TAKING STOCK : The Communists of India, China

Rakesh Wadhwa


What is happening in Kolkata is enough to make Marx and Lenin turn in their graves. The Indian communists of West Bengal have given up their ideology and are going out of their way to attract capital — Indian and foreign. Kolkata boasts of India’s largest Pizza Hut outlet, as well as highest selling Sony World franchisee. As if these symbols of capitalism were not enough of a reminder of a changed world, Manabendra Mukherjee, minister of IT, in the state’s communist government can look at Westside and Pantaloon malls on Camac Street from his office. Bengal, a bastion of India’s communist rulers for 29 years, is witnessing a sea change. The communists remain in power but their philosophy could not be more different.

They have embraced pro-market reforms with a vengeance — as if to make up for all their failed policies in double quick time. Bengal’s government encouraged Pepsi to set up its potato processing plant in the state. Currently the company is doubling its 80 crore investment. The state has now become India’s second largest grower of potatoes. Dabur too has set up a fruit processing plant. Moreover, four companies from France have shown interest in investing in food processing. The communist chief minister, Buddhadeb Bhattacharya’s, avowed intention is to obtain investment and he doesn’t care whether it is Indian or foreign.

Though Bengal was always India’s top rice producer, it has now become No 1 in producing vegetables and pineapples as well. This has happened because, unlike in the erstwhile Soviet Russia, farms in Bengal are privately owned and whatever the tillers produce they keep.

No wonder Bengal has stunned India with its growth rates, and turnaround in industrial and agricultural development. In the last decade its economy grew by over seven per cent a year, while even Karnataka — the state which has Bangalore as its pride — could only manage a 6.4 per cent yearly increase in its domestic product. Gujarat at 6.1 per cent, and Haryana at 5.8 per cent were way behind. This growth has been led by Rs 27,000 crore Indian Currency (IC) of private industrial investment flowing into the state in the last 13 years. This investment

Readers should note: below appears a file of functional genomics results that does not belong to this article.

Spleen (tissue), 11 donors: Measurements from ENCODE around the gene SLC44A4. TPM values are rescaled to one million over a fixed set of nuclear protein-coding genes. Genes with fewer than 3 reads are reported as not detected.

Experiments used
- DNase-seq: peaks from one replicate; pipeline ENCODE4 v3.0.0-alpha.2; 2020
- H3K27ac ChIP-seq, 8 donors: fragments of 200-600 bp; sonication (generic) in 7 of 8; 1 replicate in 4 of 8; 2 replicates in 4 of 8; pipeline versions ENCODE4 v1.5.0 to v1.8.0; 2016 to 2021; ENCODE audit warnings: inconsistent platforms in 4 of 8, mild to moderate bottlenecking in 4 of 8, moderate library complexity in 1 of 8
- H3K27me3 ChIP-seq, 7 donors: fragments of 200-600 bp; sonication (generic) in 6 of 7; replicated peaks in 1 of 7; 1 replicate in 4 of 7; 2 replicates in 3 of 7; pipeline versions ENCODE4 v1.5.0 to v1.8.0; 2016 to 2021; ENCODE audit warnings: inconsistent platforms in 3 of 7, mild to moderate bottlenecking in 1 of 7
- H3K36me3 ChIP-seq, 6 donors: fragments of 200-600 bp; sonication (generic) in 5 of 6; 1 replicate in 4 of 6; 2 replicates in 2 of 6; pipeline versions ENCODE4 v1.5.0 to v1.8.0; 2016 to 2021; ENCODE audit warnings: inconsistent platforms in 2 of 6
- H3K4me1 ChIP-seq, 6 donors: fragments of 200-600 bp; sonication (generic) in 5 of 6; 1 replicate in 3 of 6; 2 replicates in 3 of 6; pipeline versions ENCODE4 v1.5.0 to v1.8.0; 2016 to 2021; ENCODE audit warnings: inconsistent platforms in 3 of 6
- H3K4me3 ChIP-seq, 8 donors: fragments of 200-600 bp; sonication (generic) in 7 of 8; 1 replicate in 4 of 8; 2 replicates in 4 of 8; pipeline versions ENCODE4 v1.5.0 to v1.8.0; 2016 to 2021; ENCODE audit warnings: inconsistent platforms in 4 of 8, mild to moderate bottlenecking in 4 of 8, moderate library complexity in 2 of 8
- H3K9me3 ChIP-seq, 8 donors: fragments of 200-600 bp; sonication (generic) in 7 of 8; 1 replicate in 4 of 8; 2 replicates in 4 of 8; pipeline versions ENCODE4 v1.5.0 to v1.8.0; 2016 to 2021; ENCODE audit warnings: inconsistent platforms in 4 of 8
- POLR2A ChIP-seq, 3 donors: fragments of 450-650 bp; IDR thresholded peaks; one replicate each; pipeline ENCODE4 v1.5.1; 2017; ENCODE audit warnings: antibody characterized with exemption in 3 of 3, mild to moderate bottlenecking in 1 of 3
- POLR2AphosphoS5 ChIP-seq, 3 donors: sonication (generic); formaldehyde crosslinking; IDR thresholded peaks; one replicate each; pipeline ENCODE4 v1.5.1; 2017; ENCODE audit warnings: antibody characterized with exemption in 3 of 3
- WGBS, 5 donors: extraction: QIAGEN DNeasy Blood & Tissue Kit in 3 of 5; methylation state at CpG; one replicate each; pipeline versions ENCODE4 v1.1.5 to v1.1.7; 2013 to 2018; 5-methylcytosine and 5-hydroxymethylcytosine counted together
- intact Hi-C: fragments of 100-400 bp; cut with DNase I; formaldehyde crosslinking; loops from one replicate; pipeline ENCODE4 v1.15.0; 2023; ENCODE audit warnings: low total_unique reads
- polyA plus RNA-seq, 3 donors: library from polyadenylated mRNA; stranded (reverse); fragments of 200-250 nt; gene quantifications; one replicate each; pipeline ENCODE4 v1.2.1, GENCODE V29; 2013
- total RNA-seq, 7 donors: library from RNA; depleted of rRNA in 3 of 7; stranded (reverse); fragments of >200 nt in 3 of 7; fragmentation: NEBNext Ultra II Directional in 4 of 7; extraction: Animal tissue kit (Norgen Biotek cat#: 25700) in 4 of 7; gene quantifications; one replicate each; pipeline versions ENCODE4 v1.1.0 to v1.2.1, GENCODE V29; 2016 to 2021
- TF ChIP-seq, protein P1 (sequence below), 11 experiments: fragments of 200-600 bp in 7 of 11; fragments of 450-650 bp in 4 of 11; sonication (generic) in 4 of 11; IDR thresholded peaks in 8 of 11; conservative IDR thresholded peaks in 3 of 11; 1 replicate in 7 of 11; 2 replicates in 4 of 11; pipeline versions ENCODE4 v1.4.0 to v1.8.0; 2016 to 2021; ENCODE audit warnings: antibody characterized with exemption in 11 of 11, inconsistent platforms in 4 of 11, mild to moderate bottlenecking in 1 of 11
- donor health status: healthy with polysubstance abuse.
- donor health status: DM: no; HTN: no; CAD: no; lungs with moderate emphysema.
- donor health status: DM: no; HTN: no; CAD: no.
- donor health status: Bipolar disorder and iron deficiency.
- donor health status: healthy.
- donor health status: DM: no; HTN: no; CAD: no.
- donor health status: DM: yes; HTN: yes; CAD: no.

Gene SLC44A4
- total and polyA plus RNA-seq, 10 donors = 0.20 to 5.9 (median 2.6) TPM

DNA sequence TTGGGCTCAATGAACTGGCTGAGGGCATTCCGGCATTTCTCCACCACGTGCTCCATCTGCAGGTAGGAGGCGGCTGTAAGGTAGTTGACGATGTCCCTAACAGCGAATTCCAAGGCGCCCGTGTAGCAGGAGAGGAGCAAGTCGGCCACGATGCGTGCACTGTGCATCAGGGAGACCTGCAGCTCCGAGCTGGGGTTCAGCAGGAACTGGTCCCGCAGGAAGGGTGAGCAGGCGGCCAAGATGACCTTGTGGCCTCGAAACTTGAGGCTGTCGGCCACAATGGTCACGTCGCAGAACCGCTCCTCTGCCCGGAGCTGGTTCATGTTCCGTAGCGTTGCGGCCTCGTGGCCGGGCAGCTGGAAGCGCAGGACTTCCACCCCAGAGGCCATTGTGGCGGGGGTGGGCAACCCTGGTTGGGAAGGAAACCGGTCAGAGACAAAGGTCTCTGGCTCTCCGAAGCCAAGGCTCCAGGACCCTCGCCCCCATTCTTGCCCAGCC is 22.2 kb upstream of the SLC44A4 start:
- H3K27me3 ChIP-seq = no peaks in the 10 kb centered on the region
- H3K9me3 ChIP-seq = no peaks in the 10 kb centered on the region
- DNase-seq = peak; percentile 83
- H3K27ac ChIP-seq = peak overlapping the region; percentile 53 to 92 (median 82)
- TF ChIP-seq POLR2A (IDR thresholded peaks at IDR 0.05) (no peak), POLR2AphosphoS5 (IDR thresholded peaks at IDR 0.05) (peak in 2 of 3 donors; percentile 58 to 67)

was higher than in Maharastra, and second only to that in Gujarat. The communists now woo private capital as if their lives depended on it. The investment in iron and steel projects is in hundreds of crores. Kolkata exports, from minister Mukherjee’s favourite IT complex, software

and BPO services valued at Rs 1,400 crore IC. What is happening in India’s Bengal is no different than what is taking place in Lenin’s Russia and Mao’s China.

China, especially, exhibits capitalism. Its pro-market and pro-investment policies have gone far ahead of India’s in liberating businesses from red tape and controls. Where as India grew by 6.9 per cent in 2004-05, the figure for China was 9.5 per cent. If we account for what has happened since 1980, China is even further ahead. Its average annual growth of 9.5 per cent exceeded India’s 5.7 per cent by a whopping 3.8 per cent every year. This extraordinary growth in China has been due to its ability to convince investors to regard it as the ultimate opportunity for profits. While in 2001-03, China garnered in excess of 10 per cent of the global foreign investment, India could not even get to the one per cent mark. China has become the world leader in exporting textiles. The success of its private entrepreneurs sends a chill down the spines of world’s competing businessmen. In 2004 alone China exported

$97 billion worth of textiles. India could only manage to send abroad textiles valued at $14 billion.

Textiles are not the only success story. China’s manufacturers, across the board, are bedeviling the world with their newfound aggressiveness in closing deals. They are hungry for domination in the world markets and are leaving their competitors in the dust. It is ironic the way China has jettisoned the teachings of Marx, Lenin, and Mao. Even more ironic, though, is how, in other countries including Nepal, communists still cling to their failed ideology. Let the Nepali communist parties send their cadres to Bengal, China and Russia. Let them understand how these places, where communism originated, function. On their return, they just might influence their leaders into embracing capitalism, markets, reforms and hence prosperity.

(The writer can be contacted at: everest@mos.com.np)